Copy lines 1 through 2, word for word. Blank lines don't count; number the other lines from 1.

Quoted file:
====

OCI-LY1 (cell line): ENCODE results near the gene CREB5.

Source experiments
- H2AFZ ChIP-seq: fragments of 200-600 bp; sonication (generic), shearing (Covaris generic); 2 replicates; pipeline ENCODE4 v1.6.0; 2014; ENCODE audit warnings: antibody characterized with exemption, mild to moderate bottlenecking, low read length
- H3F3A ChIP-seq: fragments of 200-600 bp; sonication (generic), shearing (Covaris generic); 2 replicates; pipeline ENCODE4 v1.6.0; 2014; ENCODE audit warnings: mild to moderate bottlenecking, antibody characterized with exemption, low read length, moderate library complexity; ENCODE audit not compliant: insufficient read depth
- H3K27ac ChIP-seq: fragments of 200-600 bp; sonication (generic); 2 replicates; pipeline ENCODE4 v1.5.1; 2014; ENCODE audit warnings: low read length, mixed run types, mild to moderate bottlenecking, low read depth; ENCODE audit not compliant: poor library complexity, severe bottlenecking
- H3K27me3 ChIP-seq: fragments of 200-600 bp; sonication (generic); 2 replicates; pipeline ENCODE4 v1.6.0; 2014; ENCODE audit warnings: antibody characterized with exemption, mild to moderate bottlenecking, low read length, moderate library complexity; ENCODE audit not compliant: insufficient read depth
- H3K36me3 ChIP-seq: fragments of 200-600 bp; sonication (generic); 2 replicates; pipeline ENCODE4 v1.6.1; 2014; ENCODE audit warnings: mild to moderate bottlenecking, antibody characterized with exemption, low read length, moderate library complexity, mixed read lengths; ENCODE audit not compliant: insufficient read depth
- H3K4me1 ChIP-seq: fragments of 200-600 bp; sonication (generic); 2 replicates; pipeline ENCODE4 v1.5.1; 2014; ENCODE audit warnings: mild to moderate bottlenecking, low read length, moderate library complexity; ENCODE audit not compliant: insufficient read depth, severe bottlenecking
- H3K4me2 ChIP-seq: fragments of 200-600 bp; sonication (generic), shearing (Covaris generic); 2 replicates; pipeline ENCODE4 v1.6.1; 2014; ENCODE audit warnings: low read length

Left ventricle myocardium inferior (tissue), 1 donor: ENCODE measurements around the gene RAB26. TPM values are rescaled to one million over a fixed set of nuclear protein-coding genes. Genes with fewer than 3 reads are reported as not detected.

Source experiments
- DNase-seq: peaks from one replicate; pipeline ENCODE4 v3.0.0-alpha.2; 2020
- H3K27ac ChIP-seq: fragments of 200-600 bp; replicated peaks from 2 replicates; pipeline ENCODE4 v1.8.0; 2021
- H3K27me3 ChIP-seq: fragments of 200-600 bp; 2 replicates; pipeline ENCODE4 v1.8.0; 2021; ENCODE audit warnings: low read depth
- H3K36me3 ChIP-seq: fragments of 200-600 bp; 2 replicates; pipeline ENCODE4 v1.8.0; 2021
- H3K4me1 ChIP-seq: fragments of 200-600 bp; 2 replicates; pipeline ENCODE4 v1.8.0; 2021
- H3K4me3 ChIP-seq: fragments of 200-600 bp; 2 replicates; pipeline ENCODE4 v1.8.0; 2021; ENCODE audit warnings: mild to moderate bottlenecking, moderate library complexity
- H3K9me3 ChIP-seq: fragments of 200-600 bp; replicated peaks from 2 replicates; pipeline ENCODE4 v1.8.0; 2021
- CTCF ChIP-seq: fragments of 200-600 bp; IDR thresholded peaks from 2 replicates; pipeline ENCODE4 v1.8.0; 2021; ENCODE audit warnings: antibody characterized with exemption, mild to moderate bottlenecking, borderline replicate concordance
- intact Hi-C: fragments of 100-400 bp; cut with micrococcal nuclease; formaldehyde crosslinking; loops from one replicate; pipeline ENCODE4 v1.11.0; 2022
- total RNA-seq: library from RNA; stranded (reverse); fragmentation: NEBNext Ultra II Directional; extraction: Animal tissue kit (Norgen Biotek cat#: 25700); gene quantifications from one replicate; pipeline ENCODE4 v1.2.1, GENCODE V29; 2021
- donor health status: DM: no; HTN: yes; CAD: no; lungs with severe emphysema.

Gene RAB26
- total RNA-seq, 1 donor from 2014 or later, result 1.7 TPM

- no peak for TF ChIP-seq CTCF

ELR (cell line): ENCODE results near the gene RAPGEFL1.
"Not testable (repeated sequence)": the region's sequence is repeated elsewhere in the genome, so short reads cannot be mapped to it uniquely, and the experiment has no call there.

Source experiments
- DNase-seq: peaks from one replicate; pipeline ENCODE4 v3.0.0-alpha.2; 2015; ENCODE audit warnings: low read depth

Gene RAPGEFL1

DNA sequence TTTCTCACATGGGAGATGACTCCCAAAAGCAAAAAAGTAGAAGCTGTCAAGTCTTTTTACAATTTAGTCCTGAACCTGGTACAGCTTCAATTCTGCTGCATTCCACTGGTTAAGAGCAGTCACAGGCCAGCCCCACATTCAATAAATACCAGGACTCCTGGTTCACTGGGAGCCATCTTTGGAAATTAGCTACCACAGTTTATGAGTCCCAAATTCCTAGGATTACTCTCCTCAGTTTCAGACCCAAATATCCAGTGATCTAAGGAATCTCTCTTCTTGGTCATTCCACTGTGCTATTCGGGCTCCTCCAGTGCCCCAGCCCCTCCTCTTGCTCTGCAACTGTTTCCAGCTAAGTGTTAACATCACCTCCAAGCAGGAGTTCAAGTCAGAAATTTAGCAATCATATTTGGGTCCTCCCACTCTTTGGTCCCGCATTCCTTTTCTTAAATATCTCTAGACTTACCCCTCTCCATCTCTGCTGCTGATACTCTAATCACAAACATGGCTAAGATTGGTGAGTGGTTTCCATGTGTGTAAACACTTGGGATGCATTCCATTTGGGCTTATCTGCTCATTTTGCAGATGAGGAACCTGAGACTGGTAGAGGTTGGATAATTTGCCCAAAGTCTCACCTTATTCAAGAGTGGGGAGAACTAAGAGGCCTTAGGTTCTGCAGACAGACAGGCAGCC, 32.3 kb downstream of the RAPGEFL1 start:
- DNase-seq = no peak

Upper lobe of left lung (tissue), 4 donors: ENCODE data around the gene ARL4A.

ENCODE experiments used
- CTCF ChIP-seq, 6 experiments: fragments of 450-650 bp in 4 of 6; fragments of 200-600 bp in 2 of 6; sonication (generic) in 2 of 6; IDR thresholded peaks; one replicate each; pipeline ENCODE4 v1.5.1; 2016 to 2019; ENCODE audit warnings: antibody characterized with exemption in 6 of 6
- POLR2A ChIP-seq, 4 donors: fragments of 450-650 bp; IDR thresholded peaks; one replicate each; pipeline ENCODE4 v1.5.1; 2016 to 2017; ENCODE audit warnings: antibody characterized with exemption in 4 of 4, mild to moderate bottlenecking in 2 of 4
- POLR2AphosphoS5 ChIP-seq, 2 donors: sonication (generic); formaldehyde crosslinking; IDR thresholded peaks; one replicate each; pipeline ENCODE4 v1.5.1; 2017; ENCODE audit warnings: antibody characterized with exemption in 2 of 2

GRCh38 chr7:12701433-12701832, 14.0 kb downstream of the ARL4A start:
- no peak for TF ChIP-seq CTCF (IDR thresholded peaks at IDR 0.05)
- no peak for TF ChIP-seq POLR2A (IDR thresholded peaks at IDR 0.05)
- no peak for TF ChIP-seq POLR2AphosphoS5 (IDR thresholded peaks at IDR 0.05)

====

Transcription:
OCI-LY1 (cell line): ENCODE results near the gene CREB5.

Source experiments